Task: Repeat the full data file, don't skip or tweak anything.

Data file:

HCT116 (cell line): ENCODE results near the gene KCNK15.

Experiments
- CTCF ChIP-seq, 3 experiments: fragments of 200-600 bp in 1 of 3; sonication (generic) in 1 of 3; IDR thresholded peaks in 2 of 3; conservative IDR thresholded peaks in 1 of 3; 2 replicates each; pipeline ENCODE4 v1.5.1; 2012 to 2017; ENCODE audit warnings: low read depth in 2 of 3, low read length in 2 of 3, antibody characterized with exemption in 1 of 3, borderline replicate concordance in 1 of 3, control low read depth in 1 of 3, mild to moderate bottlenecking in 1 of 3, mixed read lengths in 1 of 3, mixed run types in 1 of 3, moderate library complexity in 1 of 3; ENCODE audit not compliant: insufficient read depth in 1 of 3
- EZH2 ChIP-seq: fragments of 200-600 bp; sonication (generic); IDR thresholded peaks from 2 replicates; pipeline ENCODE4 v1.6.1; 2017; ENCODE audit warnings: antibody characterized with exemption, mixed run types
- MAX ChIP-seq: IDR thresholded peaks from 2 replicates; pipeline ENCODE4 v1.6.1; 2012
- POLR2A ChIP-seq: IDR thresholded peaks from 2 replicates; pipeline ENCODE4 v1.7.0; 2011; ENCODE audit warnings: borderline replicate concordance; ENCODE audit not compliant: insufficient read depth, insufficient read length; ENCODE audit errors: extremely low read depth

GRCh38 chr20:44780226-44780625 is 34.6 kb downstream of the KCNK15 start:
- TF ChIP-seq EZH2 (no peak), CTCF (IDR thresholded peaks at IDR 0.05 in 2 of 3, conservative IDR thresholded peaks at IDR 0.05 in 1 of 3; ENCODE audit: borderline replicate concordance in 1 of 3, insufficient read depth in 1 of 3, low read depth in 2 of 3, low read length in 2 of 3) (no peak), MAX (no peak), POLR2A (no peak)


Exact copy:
HCT116 (cell line): ENCODE results near the gene KCNK15.

Experiments
- CTCF ChIP-seq, 3 experiments: fragments of 200-600 bp in 1 of 3; sonication (generic) in 1 of 3; IDR thresholded peaks in 2 of 3; conservative IDR thresholded peaks in 1 of 3; 2 replicates each; pipeline ENCODE4 v1.5.1; 2012 to 2017; ENCODE audit warnings: low read depth in 2 of 3, low read length in 2 of 3, antibody characterized with exemption in 1 of 3, borderline replicate concordance in 1 of 3, control low read depth in 1 of 3, mild to moderate bottlenecking in 1 of 3, mixed read lengths in 1 of 3, mixed run types in 1 of 3, moderate library complexity in 1 of 3; ENCODE audit not compliant: insufficient read depth in 1 of 3
- EZH2 ChIP-seq: fragments of 200-600 bp; sonication (generic); IDR thresholded peaks from 2 replicates; pipeline ENCODE4 v1.6.1; 2017; ENCODE audit warnings: antibody characterized with exemption, mixed run types
- MAX ChIP-seq: IDR thresholded peaks from 2 replicates; pipeline ENCODE4 v1.6.1; 2012
- POLR2A ChIP-seq: IDR thresholded peaks from 2 replicates; pipeline ENCODE4 v1.7.0; 2011; ENCODE audit warnings: borderline replicate concordance; ENCODE audit not compliant: insufficient read depth, insufficient read length; ENCODE audit errors: extremely low read depth

GRCh38 chr20:44780226-44780625 is 34.6 kb downstream of the KCNK15 start:
- TF ChIP-seq EZH2 (no peak), CTCF (IDR thresholded peaks at IDR 0.05 in 2 of 3, conservative IDR thresholded peaks at IDR 0.05 in 1 of 3; ENCODE audit: borderline replicate concordance in 1 of 3, insufficient read depth in 1 of 3, low read depth in 2 of 3, low read length in 2 of 3) (no peak), MAX (no peak), POLR2A (no peak)